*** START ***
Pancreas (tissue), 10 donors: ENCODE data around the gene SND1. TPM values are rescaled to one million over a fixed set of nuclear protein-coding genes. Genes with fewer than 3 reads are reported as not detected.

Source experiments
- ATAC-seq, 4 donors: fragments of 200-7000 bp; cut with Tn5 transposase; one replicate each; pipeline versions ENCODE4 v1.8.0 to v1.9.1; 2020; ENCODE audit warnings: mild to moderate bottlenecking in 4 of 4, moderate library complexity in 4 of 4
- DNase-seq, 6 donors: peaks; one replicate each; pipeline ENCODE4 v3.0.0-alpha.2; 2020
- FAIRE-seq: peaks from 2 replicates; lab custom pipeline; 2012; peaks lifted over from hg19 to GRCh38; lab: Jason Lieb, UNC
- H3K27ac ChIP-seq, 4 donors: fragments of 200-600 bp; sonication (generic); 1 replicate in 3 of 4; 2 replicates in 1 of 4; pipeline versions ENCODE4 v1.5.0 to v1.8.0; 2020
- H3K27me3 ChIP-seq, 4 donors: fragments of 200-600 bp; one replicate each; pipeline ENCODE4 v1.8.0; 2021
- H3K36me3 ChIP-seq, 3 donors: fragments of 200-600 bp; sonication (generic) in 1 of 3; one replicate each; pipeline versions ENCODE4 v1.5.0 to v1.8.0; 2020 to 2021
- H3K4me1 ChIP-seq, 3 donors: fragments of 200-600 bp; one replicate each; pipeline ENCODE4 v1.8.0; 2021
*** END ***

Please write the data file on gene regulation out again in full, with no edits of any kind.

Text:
Pancreas (tissue), 10 donors: ENCODE data around the gene SND1. TPM values are rescaled to one million over a fixed set of nuclear protein-coding genes. Genes with fewer than 3 reads are reported as not detected.

Source experiments
- ATAC-seq, 4 donors: fragments of 200-7000 bp; cut with Tn5 transposase; one replicate each; pipeline versions ENCODE4 v1.8.0 to v1.9.1; 2020; ENCODE audit warnings: mild to moderate bottlenecking in 4 of 4, moderate library complexity in 4 of 4
- DNase-seq, 6 donors: peaks; one replicate each; pipeline ENCODE4 v3.0.0-alpha.2; 2020
- FAIRE-seq: peaks from 2 replicates; lab custom pipeline; 2012; peaks lifted over from hg19 to GRCh38; lab: Jason Lieb, UNC
- H3K27ac ChIP-seq, 4 donors: fragments of 200-600 bp; sonication (generic); 1 replicate in 3 of 4; 2 replicates in 1 of 4; pipeline versions ENCODE4 v1.5.0 to v1.8.0; 2020
- H3K27me3 ChIP-seq, 4 donors: fragments of 200-600 bp; one replicate each; pipeline ENCODE4 v1.8.0; 2021
- H3K36me3 ChIP-seq, 3 donors: fragments of 200-600 bp; sonication (generic) in 1 of 3; one replicate each; pipeline versions ENCODE4 v1.5.0 to v1.8.0; 2020 to 2021
- H3K4me1 ChIP-seq, 3 donors: fragments of 200-600 bp; one replicate each; pipeline ENCODE4 v1.8.0; 2021